Arabella Proffer’s series of exquisite oil on linen paintings were the output inspired from her research on medicine from the Middle Ages through the 18th century. Her sudden interest in medical history (or to be more precise, medical superstitions and practices of the past) came after having been diagnosed in 2010 with a rare and aggressive form of cancer where a section of her leg was removed in the process. Now looking back, she says that working on the series “was a good way for me to work out my anger and be even more thankful that what I’m going through is nothing compared to old remedies and techniques. My past art and interests were focused in the way society lived in history, but with emphasis on the defiant, glamorous, and eccentric– not daily strife. You could have been rich, important, or beautiful, but if sick, you would still receive brutal or worthless treatment.”
The series, aptly named “Ephemeral Antidotes” chronicles the imagined afflictions of fictional female portraits reminiscent of the mannerist style of the early 1500s, albeit with a neo-realist pop surreal twist. About the series, Proffer adds: “While these subjects and their stories are of my own creation, the remedies and belief systems are based in historical fact. While some things have changed, others have not (aside from better anesthesia and sterilization) and it makes one wonder what we practice today in medicine that will be viewed as cruel and obscene to future generations.”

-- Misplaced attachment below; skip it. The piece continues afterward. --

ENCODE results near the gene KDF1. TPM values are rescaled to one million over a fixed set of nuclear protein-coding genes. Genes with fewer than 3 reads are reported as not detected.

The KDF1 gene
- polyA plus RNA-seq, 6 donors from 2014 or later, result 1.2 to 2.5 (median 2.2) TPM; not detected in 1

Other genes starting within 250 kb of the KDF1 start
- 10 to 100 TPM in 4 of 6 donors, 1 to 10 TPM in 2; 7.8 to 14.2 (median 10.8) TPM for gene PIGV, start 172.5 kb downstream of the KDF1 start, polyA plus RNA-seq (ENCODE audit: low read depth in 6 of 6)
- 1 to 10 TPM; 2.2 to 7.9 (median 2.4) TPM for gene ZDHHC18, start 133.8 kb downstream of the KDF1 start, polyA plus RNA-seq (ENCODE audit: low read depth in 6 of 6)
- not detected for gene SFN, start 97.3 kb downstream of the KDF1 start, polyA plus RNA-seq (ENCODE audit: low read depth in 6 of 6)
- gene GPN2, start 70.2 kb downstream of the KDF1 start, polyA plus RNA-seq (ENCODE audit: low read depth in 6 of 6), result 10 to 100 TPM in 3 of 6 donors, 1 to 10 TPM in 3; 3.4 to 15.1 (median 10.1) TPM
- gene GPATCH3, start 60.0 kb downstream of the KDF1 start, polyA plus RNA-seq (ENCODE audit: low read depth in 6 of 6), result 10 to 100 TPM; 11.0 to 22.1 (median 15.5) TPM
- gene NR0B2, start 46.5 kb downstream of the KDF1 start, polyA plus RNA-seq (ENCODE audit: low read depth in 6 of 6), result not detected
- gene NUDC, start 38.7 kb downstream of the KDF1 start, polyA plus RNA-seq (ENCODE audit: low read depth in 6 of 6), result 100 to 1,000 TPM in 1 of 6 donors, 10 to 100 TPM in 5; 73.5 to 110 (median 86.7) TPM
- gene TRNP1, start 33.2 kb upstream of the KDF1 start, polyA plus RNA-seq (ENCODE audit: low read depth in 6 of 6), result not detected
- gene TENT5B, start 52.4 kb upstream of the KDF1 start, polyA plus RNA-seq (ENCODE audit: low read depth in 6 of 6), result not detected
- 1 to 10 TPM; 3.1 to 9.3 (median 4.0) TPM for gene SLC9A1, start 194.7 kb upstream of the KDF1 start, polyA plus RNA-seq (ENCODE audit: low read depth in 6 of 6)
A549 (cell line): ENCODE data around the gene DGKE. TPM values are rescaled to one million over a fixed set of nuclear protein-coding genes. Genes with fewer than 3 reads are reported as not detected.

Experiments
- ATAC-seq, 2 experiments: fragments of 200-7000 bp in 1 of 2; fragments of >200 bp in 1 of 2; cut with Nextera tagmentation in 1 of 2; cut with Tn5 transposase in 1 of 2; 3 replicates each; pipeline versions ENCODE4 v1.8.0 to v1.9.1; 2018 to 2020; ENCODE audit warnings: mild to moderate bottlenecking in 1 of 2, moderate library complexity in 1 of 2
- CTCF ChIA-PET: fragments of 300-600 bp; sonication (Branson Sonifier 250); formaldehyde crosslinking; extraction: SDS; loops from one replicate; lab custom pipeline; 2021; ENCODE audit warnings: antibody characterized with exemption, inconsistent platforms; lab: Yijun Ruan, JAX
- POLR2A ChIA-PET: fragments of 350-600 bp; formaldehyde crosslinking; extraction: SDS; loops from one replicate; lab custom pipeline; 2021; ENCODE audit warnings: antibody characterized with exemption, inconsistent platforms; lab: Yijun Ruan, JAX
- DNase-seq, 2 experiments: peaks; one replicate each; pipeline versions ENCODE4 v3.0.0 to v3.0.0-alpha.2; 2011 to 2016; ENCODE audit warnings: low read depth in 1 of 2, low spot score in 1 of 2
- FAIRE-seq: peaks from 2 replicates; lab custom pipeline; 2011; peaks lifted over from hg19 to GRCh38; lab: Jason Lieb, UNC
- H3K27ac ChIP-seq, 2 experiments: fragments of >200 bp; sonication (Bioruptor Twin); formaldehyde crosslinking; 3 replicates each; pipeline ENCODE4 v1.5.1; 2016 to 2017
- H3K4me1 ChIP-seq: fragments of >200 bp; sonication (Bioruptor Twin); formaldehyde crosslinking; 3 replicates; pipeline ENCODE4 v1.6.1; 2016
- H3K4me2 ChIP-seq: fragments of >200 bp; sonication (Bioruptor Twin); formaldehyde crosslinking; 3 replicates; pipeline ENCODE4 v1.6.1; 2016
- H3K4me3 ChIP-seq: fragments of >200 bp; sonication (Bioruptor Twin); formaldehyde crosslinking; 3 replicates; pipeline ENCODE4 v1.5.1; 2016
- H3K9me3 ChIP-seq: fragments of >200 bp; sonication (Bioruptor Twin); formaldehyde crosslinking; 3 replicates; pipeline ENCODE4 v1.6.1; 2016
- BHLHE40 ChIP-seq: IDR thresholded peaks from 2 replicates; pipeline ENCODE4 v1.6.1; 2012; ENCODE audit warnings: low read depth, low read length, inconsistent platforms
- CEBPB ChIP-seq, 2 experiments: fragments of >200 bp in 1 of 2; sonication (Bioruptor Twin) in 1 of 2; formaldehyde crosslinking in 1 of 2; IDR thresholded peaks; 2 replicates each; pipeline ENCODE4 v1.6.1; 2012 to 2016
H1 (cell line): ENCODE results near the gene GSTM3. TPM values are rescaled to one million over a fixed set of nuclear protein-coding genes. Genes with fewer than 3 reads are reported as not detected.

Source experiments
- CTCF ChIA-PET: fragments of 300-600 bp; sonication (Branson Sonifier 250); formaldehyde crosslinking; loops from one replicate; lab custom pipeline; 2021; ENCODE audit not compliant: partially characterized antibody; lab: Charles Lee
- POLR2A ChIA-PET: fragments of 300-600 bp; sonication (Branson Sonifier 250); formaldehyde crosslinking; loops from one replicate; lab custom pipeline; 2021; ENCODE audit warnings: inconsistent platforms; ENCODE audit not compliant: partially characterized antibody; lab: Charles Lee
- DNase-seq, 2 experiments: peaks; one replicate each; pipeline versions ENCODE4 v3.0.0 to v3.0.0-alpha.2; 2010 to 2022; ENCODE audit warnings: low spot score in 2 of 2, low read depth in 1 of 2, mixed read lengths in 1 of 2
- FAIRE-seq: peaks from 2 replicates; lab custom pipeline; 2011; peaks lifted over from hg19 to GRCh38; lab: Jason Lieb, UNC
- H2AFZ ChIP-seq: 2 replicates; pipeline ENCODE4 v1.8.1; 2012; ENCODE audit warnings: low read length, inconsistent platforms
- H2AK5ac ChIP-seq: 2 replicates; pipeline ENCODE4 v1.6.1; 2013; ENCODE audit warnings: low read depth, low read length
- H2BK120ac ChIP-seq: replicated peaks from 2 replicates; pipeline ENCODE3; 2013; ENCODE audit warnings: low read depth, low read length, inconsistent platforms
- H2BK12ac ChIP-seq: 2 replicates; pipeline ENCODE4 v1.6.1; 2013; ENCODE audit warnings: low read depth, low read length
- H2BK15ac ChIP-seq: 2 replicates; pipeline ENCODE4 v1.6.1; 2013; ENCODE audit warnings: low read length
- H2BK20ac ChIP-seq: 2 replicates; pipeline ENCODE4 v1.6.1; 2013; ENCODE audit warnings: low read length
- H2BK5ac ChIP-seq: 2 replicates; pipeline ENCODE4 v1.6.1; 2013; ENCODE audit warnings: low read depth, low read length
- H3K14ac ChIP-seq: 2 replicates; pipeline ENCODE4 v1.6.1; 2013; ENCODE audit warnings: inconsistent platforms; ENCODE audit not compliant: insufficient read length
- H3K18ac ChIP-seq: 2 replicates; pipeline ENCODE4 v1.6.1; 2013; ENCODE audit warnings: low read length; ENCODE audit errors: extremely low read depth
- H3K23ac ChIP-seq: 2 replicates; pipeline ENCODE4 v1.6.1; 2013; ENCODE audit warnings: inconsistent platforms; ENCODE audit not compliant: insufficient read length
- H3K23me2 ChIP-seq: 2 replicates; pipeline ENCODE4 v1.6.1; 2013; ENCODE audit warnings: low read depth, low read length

Arabella Proffer was born in Ann Arbor, Michigan, and has taken up residence in many cities including Laguna Beach, Los Angeles, and Boston. She attended Art Center College of Design in Pasadena, CA, before receiving her BFA from California Institute of the Arts, and has participated in solo and group exhibitions throughout North America as well as parts of Europe, the Middle East, and Australia. An artist and an author, she is co-founder of the indie label Elephant Stone Records. Her loose narrative themes revolve around a fascination with punk rock, aristocrats, renaissance fashions, gothic divas, medical history, and biomorphic space organisms. She now lives on the shores of Lake Erie in Cleveland, Ohio, where she works in a studio in a 100-year-old car factory.